Inspirations’ Word Art in Stitches and Perfect Embroidery Pro software programs pack a powerful punch when you have both installed on your computer.  If you do, the Word Art in Stitches features are available WITHIN the Perfect Embroidery Pro software. You don’t have to open both software programs!  Duplicate these steps to create your signpost.


Step 1.  Make the Frame
Open Perfect Embroidery Pro.  On the right side of the screen, click on the Bubble Text icon from Word Art in Stitches.

The window below will open.  Click on the three dots to view the catalog.

Click on Objects / Borders.  Select Borders-10.

Do not type any text in the Words field.  Don’t worry about the size.  The size will be adjusted later.  Click OK.

The frame will appear on the screen.

Select the frame.  Click on the Transform tab on the right side of the screen.  Make sure the “Maintain aspect ratio” button is selected.  Change the frame size to 5 inches  Click OK.

 

With the frame still selected, right click and select Convert To / Applique

In the Properties – Applique box, select “Change Colors.”  Click Apply to update the design.

Repeat Step 1 to add a second frame inside the outer frame. I made the inside frame 4.4” x 3.15”.

Once you’ve completed the inner frame, your design should look similar to the image below.

Change the color of the second frame (any color) to make it easier to maneuver.

Step 2.  Express yourself with a fun message!

Select the Text icon at the top toolbar.

Type:

“Let your” <press Enter key>

“ideas take” <press Enter key>

“shape!” <press Enter key>

Select the Arial font.  Resize to:  3.5” width.  Change the Line spacing to 100 percent.  This will add space between each row of text.  Click Apply when finished.

Center the text on the frame.

I wanted to add emphasis to the words “ideas” and “shape” by using a different thread color.  I can stop the machine before it stitches those words.  Then switch the thread color. But that’s a hassle and I’m easily distracted.  Or I can use the “Break Up Text” feature. Breaking up the text transforms the text data into stitches. All editing will then be done on each individual stitch (or letter if you group them) instead of the entire text word or phrase. It’s best to edit the text (envelopes, spacing, etc) before applying Break Up Text.   Note: It’s wise to save the design in its original version before applying Break Up Text.   Make your changes and save the new version under a new name.

Select the text.  Right click.  Select Break Up Text.

Each letter is a design – not text.

Select the appropriate letters for “ideas” and “shape!”

At the bottom of the screen, right click to add another thread color.

Right click on the Yellow to make the selection yellow.

Your design will look similar to the sample below.  Don’t worry about the colors – you have the freedom to select any thread colors once you’re at the machine.  😉

Double check the stitching sequence is correct.  Save the design and send to the embroidery machine.


Step 3.  Stitching the Sign

Hoop Water Soluble Stabilizer in a 5” x 7” hoop.  Stitch the first thread color—the placement stitch.  Place the wood grain fabric down.  Stitch Color 2, the tack down stitch.  Remove the hoop but do not unhoop the project.  Trim the excess fabric.

Return the hoop to the embroidery machine.  Stitch Color 3, the satin stitching around the outer frame.  Stitch Color 4, the placement stitch for the inner frame.

Continue the process to stitch the inner frame.

The finished sign should look similar to the sample:

Trim away the water soluble stabilizer leaving about a quarter inch all the way around the design.  Soak the design until the water soluble stabilizer dissolves.  Let the frame dry completely.  Iron the frame flat.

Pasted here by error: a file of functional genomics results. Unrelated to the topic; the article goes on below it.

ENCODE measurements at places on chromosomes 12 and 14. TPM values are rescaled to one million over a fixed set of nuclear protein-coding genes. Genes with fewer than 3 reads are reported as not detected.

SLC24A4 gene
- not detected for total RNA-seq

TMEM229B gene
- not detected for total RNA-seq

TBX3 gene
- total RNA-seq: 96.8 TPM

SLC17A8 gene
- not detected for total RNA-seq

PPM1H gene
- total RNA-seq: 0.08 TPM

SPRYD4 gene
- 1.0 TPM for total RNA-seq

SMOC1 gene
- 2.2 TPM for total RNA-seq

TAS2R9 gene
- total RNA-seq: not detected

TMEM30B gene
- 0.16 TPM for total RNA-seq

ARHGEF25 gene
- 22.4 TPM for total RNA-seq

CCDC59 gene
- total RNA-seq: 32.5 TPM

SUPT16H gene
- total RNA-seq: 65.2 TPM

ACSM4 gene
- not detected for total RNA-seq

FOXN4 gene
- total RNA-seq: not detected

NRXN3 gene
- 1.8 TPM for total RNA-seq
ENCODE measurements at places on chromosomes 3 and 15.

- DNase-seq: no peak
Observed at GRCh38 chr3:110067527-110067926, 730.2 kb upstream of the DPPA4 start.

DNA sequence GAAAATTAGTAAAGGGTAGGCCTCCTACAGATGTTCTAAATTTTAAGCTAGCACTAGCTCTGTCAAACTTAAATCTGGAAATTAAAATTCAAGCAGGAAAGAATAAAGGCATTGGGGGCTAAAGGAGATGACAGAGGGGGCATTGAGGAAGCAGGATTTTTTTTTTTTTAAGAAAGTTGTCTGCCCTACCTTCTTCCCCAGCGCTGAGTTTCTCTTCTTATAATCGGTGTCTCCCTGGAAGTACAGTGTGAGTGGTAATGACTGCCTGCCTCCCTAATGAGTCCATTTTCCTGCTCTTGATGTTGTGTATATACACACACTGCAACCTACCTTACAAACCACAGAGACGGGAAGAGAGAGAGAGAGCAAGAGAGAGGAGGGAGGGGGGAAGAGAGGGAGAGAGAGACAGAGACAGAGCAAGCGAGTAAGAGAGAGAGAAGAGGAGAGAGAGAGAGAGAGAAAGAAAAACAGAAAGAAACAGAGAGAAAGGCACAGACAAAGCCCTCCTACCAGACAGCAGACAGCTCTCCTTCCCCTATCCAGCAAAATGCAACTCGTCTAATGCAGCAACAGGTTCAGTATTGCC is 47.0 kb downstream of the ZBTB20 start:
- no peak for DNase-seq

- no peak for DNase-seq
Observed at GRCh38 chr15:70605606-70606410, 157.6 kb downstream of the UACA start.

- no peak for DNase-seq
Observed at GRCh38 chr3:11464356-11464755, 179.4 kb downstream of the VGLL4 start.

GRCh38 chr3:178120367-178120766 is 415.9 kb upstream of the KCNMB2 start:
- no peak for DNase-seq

Audition the sign on your quilt.  Measure the distance to the grass to determine how long a strip to make for the signpost.  I cut my signpost 6 1/2″ tall by 1 inch wide.  I folded the fabric 1/4″ lengthwise on both sides to create a clean edge.  I ironed it flat for perfect creases.

I ironed Patch Attach permanent adhesive to the sign and the post then I ironed them on to the quilt.


Additional Ideas:

  • Use this method to add labels to the back of your quilt.
  • Word Art in Stitches has a variety of shapes – not just frames.  Experiment with animal shapes, food or people!  

Double or Triple Your Library of Embroidery Designs

Don’t you hate it when you feel frustrated with a design? It’s not tall enough, or curved enough or skinny enough to fit in a certain shape?  (Yikes, sounds like we’re shopping for bathing suits!)  Back to the subject at hand.  When you have a design that won’t fit into the space you need to fill, that’s where software comes in.  Even if you don’t digitize, you can most certainly manipulate designs to get the look you need. All you need is embroidery software with robust editing features.

I use Inspirations Perfect Embroidery Pro for 90% of the embroidery digitizing and editing I do every day.   Recently, I wanted to place a delicate design along the neckline of a onesie. That’s a small area and because it’s so small, its curve is quite defined.   I selected a design from Perfect Embroidery Pro’s Monogram catalog. If you’d like to follow along, here’s how to do it. Click on the Monogram catalog.

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Click on the Monogram catalog icon and select Mon10683.3

Select and Ungroup the design (right mouse click or use the Ungroup icon on the tool bar). Select the branch on the right.4

Copy and paste the branch. Move it to the upper right, connecting the bottom scroll to the original branch.5

Let’s close the space at the top between the original branch and the new one. Zoom in to get a magnified view. Select the Shape Tool and move the last two black dots to expose the blue squares underneath (the points).6

Select and pull the blue squares down to the original branch.7

Position the black dots back on top of the blue squares, this sets the direction of the satin stitches.8

Hit Enter on the keyboard to extend the satin stitches.9